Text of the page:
all bread_boards

    Published on August 12th, 2012 | by Greg


    John Boos Bread Boards: Good Wood

    Sur­faces mat­ter. Whether it’s a nice clean area for your work, smooth ice for your skat­ing rink, or a road free of pot­holes, the best sur­face is one you bare­ly no­tice. Cut­ting boards work much the same way- you prob­a­bly don’t think too much about them, un­til you have to- and look­ing care­ful­ly, it’s easy to see that not all of them are made equal­ly. Thick­ness counts, wood is al­ways weighty, sol­id pieces can be quite pricey, and ex­ot­ic woods of course add to the price.

    We’ve been try­ing out a pair of John Boos Bread­boards- each of­fers a built-in slot for hold­ing your knives, and the on­ly dif­fer­ence be­tween them was the ma­te­ri­al- hard rock maple and black wal­nut. At 13 pounds, these aren’t lightweight, and both are nice­ly fin­ished with what they call a “Beeswax” fin­ish that felt smooth and held up well un­der some reg­u­lar use.

    Our bread knives are near­ly long enough to fill the slot, and our nor­mal loaves of bread aren’t ei­ther- at 20 inch­es long, you can prac­ti­cal­ly hold a baguette. There isn’t a crumb tray or any­thing, but that makes it pret­ty easy to clean- just wipe and go. One odd part of the de­sign is the rear feet, which are lev­el the front of the board that holds the knife. What looks like an inch thick board, though, isn’t near­ly that thick for most of the sur­face. And the feet them­selves are stain­less steel and pret­ty well at­tached, but did look a lit­tle… in­dus­tri­al.

    We’ve tried out cheese slates and knife sets that come with their own cut­ting boards, as well as a won­der­ful cut­ting board that is quite a bit more eye catch­ing. And plen­ty of knives, of course, from su­per-sharp Fissler blades to Wusthof chef’s knives and love­ly mul­ti-col­ored ones from New West. These bread boards from John Boos are well-made in the USA, and the com­pa­ny does of­fer a wide line of prod­ucts to fit just about ev­ery wood­en board need you could imag­ine in the kitchen.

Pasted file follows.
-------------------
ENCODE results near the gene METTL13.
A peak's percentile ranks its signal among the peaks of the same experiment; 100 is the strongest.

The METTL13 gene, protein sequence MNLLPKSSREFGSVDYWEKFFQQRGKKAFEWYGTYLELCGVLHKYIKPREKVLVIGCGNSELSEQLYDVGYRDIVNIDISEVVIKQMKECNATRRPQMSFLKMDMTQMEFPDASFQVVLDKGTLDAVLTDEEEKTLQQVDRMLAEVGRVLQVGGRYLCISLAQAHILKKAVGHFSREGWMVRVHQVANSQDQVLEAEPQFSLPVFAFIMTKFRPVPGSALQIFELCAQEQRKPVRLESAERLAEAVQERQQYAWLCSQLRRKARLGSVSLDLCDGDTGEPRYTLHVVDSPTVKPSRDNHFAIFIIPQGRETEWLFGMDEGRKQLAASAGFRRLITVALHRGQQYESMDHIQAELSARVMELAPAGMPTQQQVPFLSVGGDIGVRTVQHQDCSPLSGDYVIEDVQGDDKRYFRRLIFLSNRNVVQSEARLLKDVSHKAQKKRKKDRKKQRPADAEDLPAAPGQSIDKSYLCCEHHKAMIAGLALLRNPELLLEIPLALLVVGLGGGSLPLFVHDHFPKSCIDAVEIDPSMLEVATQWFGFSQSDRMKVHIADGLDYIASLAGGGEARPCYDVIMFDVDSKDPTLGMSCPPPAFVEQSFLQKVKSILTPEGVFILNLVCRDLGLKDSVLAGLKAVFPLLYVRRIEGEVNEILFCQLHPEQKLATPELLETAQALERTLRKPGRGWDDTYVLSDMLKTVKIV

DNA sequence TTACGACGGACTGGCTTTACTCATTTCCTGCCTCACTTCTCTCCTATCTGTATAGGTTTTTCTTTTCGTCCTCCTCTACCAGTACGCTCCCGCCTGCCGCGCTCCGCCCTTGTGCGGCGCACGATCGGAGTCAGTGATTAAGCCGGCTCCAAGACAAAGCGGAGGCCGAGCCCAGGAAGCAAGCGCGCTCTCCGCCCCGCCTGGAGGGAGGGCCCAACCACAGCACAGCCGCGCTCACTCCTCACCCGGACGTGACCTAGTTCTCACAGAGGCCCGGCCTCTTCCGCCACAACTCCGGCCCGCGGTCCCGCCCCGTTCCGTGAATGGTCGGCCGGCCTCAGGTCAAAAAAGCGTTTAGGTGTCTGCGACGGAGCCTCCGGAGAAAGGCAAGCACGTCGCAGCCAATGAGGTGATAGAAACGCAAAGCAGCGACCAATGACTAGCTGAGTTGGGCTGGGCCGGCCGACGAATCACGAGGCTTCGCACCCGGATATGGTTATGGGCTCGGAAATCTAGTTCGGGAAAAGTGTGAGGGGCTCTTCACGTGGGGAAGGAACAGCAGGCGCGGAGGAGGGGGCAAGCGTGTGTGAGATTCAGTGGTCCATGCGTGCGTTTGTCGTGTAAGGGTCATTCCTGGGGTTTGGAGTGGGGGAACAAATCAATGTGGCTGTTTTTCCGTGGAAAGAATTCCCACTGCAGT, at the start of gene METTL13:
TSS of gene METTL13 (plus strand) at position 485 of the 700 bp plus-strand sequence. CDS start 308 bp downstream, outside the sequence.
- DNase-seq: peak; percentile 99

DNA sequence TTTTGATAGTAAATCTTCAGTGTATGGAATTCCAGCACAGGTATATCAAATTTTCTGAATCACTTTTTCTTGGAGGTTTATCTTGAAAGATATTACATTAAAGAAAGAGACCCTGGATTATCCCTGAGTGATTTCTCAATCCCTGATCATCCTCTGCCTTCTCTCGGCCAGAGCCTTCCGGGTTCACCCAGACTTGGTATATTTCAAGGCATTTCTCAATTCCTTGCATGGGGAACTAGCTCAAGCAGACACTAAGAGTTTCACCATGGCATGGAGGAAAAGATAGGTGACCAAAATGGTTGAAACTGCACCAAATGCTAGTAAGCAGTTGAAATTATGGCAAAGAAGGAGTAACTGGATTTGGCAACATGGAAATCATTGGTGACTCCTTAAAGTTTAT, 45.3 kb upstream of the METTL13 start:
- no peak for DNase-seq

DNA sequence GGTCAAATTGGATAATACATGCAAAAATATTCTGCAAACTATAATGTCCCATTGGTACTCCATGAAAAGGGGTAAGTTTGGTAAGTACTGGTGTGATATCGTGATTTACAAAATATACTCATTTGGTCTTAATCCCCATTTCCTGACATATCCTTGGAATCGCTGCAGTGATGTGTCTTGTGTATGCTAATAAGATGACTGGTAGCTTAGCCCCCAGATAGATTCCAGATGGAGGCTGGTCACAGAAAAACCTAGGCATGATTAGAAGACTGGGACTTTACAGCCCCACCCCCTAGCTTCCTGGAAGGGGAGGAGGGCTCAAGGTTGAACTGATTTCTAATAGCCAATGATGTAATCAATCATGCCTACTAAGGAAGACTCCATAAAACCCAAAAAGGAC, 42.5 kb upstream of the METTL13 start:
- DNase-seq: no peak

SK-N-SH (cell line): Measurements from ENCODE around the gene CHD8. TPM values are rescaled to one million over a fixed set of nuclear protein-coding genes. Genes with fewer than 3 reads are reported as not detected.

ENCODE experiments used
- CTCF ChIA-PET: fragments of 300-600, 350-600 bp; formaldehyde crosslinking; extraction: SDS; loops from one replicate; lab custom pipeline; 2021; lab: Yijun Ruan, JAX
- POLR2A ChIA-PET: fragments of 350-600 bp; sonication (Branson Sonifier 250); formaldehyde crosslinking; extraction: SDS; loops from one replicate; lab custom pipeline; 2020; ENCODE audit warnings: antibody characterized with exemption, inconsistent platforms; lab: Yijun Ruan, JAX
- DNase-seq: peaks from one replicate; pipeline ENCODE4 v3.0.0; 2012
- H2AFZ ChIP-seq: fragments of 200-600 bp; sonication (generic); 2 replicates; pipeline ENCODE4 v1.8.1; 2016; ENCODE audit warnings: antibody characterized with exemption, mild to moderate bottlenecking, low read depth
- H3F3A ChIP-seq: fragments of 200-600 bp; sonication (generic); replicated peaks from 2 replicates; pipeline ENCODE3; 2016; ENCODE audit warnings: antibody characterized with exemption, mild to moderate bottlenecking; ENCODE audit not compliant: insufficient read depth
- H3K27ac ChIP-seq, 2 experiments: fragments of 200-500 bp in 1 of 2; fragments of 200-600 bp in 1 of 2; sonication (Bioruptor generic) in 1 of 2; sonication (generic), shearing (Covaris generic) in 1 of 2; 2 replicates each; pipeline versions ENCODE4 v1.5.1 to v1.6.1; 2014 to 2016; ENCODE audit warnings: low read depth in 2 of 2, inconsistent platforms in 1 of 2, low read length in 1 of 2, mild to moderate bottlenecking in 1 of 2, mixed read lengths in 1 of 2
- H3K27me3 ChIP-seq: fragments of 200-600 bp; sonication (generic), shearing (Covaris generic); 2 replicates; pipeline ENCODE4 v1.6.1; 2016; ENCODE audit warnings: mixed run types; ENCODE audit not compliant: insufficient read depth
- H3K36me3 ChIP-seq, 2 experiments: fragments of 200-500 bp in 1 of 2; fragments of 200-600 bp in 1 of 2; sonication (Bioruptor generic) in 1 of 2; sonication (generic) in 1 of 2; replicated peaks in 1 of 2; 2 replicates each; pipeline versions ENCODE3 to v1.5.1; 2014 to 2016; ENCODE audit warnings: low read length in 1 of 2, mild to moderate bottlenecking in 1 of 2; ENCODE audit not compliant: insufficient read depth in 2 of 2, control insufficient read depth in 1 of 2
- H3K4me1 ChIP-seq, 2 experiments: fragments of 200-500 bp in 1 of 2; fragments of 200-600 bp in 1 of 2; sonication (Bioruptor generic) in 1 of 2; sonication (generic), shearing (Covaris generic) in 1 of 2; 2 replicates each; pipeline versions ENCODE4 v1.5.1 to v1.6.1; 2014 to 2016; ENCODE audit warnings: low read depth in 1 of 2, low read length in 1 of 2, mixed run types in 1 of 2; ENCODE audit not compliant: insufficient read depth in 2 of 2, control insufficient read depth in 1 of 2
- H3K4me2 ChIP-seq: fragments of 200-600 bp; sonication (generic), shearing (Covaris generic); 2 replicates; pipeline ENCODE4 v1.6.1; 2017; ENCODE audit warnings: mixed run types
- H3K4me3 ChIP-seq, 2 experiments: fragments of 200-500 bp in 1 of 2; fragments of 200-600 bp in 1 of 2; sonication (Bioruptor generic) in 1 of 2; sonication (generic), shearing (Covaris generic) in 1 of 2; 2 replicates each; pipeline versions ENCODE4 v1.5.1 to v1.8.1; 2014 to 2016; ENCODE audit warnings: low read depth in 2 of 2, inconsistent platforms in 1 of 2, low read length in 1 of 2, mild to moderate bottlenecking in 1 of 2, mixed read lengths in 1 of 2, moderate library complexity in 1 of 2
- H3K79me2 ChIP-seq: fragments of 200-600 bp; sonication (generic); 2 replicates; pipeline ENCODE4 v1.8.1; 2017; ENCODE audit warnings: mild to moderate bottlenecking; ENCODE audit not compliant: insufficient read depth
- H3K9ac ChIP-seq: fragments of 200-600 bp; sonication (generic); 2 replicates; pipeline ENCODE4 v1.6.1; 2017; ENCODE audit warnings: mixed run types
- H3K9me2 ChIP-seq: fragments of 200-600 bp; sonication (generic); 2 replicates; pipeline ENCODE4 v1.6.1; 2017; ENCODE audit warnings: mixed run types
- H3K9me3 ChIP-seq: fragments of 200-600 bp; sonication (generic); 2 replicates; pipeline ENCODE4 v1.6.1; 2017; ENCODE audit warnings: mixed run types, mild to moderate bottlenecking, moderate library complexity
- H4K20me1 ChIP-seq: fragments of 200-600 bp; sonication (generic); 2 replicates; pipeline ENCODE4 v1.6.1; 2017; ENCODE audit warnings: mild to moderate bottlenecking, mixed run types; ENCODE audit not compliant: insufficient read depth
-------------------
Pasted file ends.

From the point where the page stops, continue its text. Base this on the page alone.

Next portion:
We liked the sur­face and tex­ture of the black wal­nut more, but the wood is a bit less flex­i­ble in match­ing many spaces… and it runs quite a bit high­er in cost. The hard rock maple board is avail­able for $120, while the black maple is about $60 more ex­pen­sive. Pur­chase di­rect­ly from John Boos on­line!

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    About the Author

    Greg dreamed up the idea for the Truly Network while living in Hawaii, which began with a single site called TrulyObscure. In 2010, when advertisers and readers were requesting coverage beyond the scope of that site, TrulyNet was launched, reaching a broader audience over a variety of niche sites. Formerly the head technology correspondent for the Des Moines Register at age 16, he has since lived and worked in five states and two countries, helping a list of organizations and companies that includes the United States Census Bureau, TripAdvisor, Events Photo Group, Berlitz, and Computer Geeks. He also served as the Content Strategy Manager for HearPlanet, a multi-platform app that has reached over a million users and has been featured in the New York Times, Hemispheres Magazine, National Geographic Adventure, Fox Business News, PC Magazine, and even Apple’s own iPhone ads. Greg has written as a restaurant critic and feature journalist for a number of national and international publications, including City Weekend Magazine, Red Egg Magazine, the Newton Daily News, Capital Change Magazine, and an arm of China Daily, Beijing Weekend. In addition, he has served as a consulting editor for the Foreign Language Press of Beijing, as well as a writer and editor for the George Washington University Hatchet, the school newspaper of his alma mater. Originally from Iowa, Greg is currently living in the West Village of Manhattan.

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